Education had to be “free” for the sake of socialist rhetoric, however. As a result, “free” higher education, available for everybody in theory, benefited the elite even more than a higher education with high tuition fees. Communist decorations, parents’ party membership, and references from the secretary of the local section of communist youth organizations all played a part in the entry process into higher education. This process facilitated selection in favor of the groups already privileged, with already higher incomes. Even Mickelwright, despite his claim that access to education became more restricted for lower-income people during the transition, notes that these biased selection methods under communism created privileges for the elite:

Studies and data emerging in the 1990s, however, have confirmed that as in some other aspects of life in the socialist system there were considerable disparities in educational opportunities and achievements. Access to upper secondary and tertiary levels of education showed many of the differences associated with social class background that are found in Western countries. . . . In both countries [Hungary and Poland], the children of the highest social class were almost four times as likely as the average person to obtain an academic upper secondary or tertiary qualification, while children from other non-manual backgrounds were about twice as likely to do so. This fits strikingly with the pattern shown for Western European countries. (1999, 351)

Two important distinctions must be made, though, between the West and the socialist countries. First, in Western countries, unlike in the socialist countries, parents or students have to pay more for better education. Second, in the West, those who earn higher incomes are typically more productive than those who earn lower incomes; in the East, by contrast, those with higher incomes were typically well connected politically....

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Copyright 2005 The Independent Institute

The Independent Review, v. IX, n. 3, Winter 2005, ISSN 1086-1653, Copyright © 2005, pp. 389–412.

David R. Henderson is an associate professor of economics at the Naval Postgraduate School in Monterey, California, and research fellow with the Hoover Institution, Stanford University; Robert M. McNab is an assistant professor of economics in the Defense Resources Management Institute at the Naval Postgraduate School in Monterey, California; and Tamas Rozsas is leading councilor in the Ministry of Economy and Transport, Department of Information Technologies and Statistics, Budapest, Hungary.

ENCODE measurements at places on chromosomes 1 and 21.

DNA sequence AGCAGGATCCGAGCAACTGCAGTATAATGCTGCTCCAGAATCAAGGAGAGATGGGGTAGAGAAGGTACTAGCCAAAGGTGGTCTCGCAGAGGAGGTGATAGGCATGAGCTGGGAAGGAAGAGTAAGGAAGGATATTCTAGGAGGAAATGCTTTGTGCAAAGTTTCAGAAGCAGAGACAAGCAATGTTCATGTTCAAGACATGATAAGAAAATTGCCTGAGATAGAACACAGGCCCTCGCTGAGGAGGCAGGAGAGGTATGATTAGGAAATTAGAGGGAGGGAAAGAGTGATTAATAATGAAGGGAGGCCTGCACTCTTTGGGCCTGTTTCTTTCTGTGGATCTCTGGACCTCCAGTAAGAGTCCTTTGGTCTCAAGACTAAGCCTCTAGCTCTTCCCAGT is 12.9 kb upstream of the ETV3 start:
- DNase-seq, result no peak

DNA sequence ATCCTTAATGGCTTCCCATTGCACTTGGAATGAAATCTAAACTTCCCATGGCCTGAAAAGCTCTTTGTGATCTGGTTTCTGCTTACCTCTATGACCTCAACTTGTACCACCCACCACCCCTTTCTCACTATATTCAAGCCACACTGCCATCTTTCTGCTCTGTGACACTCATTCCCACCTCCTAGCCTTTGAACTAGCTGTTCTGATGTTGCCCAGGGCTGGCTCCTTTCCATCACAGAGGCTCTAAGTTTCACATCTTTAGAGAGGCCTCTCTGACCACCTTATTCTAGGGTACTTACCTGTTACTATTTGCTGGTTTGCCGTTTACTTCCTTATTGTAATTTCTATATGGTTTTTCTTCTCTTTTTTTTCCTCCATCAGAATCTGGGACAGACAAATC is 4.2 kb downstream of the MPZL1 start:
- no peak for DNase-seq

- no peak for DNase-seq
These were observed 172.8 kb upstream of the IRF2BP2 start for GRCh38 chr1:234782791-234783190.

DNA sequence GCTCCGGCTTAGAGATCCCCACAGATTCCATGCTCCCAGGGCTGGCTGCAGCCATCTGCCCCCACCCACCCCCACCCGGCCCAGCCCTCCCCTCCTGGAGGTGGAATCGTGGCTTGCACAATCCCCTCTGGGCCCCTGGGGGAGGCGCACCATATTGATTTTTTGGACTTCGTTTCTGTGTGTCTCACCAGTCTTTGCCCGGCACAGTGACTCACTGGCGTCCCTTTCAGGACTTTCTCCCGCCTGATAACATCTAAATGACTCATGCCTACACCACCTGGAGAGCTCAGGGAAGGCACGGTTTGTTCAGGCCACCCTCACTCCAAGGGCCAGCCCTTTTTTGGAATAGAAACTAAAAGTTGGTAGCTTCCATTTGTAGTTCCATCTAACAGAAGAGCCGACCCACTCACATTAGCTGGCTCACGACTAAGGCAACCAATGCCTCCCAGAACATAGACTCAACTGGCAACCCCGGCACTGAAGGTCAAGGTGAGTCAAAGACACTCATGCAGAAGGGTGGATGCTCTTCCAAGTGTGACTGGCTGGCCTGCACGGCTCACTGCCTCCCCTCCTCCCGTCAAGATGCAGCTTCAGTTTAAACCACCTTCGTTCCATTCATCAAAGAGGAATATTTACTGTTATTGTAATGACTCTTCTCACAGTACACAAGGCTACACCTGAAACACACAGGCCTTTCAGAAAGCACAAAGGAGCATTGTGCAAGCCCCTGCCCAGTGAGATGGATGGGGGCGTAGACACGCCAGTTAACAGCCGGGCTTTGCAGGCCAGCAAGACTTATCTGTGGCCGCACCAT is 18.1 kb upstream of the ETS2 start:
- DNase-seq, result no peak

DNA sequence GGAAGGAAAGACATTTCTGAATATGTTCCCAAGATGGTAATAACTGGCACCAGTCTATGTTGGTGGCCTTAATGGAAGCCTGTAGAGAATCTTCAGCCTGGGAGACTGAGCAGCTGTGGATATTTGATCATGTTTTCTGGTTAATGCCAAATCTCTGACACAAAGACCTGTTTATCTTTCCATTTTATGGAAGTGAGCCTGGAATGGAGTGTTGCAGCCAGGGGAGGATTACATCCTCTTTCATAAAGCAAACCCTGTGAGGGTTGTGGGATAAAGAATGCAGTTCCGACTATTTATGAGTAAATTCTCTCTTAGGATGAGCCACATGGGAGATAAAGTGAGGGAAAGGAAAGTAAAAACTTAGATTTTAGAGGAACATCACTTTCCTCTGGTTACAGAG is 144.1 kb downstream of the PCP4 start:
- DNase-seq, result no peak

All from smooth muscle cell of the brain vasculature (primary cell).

1. In the early 1960s, Soviet economist Yevsei Liberman, whom Khrushchev took seriously, did advocate relating Soviet managers’ rewards to the level of profitability, measured by the ratio of profits to the capital stock. Such reforms would have caused managers to treat capital as a scarce good rather than as a free good. See Pejovich 1969, 156.

2. Based on the experience of one of the authors as a teenager and young adult in socialist Hungary.

3. Based on the experience of one of the author’s spouses as a teenager in socialist Romania.

4. Based on the experience of one of the authors as a teenager and young adult in socialist Hungary.

5. Based on the experience of one of the authors as a teenager and young adult in socialist Hungary.

6. Based on conversations of one of the authors with Hungarian military officers participating in military exercises in the former Soviet Union.

7. We thank an anonymous referee for this quotation.

8. BBC 1989, SU/0616, November 17, 1989, B/8, qtd. in Shane 1994, 69.

9. Because the socialist-era prices were meaningless, it is likely that output in the postsocialist era was actually higher than it had been during socialism, which renders the reported growth data useless.

10. This same form of poetic justice may have come into play in the United States in the case of the famed U.S. senator from Louisiana, Huey Long. On September 4, 1935, after Long had been shot, he was taken to Charity Hospital, where he was operated on by Dr. Arthur Vidrine, whom Long (then the state governor) had earlier appointed superintendent of the hospital. Doctors who showed up after the surgery were shocked to learn that Vidrine had not catheterized Long’s bladder to check for blood. Had he done so, he would have realized that Long’s kidney had been injured. The internal hemorrhaging caused by this injured kidney caused Long’s death. Had Vidrine put a clamp on the kidney, the kidney would have died, but Long probably would have lived (see Williams 1970, 875).

11. We are indebted to one of the anonymous referees for these two insights.

12. The study defines tertiary education as follows: “Education programs offered to students who have successfully completed prerequisite studies at the upper secondary level. There is usually opportunity for postsecondary technical as well as university training. Program completion is marked by the awarding of a university degree or a recognized equivalent qualification” (World Bank 2000b, 136).